- Untrained. If you're not trained in CPR, then provide hands-only CPR. That means uninterrupted chest compressions of about 100 a minute until paramedics arrive (described in more detail below). You don't need to try rescue breathing.
- Trained and ready to go. If you're well-trained and confident in your ability, begin with chest compressions instead of first checking the airway and doing rescue breathing. Start CPR with 30 chest compressions before checking the airway and giving rescue breaths.
- Trained but rusty. If you've previously received CPR training but you're not confident in your abilities, then just do chest compressions at a rate of about 100 a minute. (Details described below.)
- Is the person conscious or unconscious?
- If the person appears unconscious, tap or shake his or her shoulder and ask loudly, "Are you OK?"
- If the person doesn't respond and two people are available, one should call 911 or the local emergency number and one should begin CPR. If you are alone and have immediate access to a telephone, call 911 before beginning CPR — unless you think the person has become unresponsive because of suffocation (such as from drowning). In this special case, begin CPR for one minute and then call 911 or the local emergency number.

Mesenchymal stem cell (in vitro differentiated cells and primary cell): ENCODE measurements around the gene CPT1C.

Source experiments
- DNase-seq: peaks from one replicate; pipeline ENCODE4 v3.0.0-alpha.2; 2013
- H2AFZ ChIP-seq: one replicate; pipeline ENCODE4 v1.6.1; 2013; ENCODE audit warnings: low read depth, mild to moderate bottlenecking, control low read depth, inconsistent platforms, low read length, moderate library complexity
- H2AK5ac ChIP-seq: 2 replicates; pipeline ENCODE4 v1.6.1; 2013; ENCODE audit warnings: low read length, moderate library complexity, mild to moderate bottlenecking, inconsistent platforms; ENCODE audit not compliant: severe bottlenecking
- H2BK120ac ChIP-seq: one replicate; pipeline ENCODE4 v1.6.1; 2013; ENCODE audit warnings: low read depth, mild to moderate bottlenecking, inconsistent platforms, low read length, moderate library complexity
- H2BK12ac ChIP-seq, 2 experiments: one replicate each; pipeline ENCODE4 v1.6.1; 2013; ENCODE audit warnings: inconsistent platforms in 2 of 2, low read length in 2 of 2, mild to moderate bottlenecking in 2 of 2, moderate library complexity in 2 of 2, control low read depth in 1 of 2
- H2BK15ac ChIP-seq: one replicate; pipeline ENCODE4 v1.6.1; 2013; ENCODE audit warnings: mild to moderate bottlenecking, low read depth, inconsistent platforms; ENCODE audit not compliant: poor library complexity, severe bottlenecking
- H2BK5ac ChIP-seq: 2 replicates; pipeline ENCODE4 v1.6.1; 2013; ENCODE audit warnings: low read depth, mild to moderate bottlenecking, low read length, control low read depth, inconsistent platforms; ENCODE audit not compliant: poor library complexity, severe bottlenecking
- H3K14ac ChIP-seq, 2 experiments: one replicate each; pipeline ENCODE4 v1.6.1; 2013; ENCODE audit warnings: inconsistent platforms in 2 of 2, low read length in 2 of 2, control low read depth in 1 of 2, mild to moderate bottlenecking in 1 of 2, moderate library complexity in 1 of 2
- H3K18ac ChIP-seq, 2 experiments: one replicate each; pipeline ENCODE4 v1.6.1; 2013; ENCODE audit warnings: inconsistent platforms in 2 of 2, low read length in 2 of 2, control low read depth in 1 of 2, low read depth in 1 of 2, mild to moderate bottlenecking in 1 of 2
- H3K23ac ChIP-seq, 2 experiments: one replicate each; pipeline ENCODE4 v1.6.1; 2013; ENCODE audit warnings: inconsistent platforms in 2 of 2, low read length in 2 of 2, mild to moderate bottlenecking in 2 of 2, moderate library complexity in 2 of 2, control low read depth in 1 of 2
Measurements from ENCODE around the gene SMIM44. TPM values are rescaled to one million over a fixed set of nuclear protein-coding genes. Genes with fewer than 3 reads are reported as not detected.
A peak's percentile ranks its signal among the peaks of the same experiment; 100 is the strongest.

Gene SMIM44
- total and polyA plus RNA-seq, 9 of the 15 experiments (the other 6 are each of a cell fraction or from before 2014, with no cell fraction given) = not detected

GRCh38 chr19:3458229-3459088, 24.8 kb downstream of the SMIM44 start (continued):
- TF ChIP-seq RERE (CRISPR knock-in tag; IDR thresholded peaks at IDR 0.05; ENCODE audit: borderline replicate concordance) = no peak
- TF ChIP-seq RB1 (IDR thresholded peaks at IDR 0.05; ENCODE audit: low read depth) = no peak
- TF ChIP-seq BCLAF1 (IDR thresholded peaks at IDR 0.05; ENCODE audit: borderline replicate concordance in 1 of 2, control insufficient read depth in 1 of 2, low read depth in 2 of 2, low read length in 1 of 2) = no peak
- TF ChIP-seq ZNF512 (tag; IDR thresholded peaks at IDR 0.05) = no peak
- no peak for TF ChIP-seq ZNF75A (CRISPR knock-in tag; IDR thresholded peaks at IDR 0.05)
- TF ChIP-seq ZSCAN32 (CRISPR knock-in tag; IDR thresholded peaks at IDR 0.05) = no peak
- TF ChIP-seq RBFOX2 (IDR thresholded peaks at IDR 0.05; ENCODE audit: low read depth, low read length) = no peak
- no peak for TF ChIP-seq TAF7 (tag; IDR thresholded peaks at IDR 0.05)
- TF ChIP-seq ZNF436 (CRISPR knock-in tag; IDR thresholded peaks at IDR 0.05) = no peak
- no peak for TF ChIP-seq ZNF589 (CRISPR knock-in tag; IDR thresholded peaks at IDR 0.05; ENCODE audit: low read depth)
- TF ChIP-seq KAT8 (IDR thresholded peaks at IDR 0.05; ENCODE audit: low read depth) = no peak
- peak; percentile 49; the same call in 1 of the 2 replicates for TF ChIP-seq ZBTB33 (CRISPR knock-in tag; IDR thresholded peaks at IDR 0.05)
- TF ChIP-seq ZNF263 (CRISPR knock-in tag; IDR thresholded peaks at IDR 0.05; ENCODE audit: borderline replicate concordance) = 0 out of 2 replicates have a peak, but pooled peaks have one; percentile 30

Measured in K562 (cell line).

- If an AED is immediately available, deliver one shock if instructed by the device, then begin CPR.
Compression's: Restore blood circulation
- Put the person on his or her back on a firm surface.
- Kneel next to the person's neck and shoulders.
- Place the heel of one hand over the center of the person's chest, between the nipples. Place your other hand on top of the first hand. Keep your elbows straight and position your shoulders directly above your hands.
- Use your upper body weight (not just your arms) as you push straight down on (compress) the chest at least 2 inches (approximately 5 centimeters). Push hard at a rate of about 100 compression's a minute.
- If you haven't been trained in CPR, continue chest compression's until there are signs of movement or until emergency medical personnel take over. If you have been trained in CPR, go on to checking the airway and rescue breathing.
- If you're trained in CPR and you've performed 30 chest compression's, open the person's airway using the head-tilt, chin-lift maneuver. Put your palm on the person's forehead and gently tilt the head back. Then with the other hand, gently lift the chin forward to open the airway.
- Check for normal breathing, taking no more than five or 10 seconds. Look for chest motion, listen for normal breath sounds, and feel for the person's breath on your cheek and ear. Gasping is not considered to be normal breathing. If the person isn't breathing normally and you are trained in CPR, begin mouth-to-mouth breathing. If you believe the person is unconscious from a heart attack and you haven't been trained in emergency procedures, skip mouth-to-mouth breathing and continue chest compression's.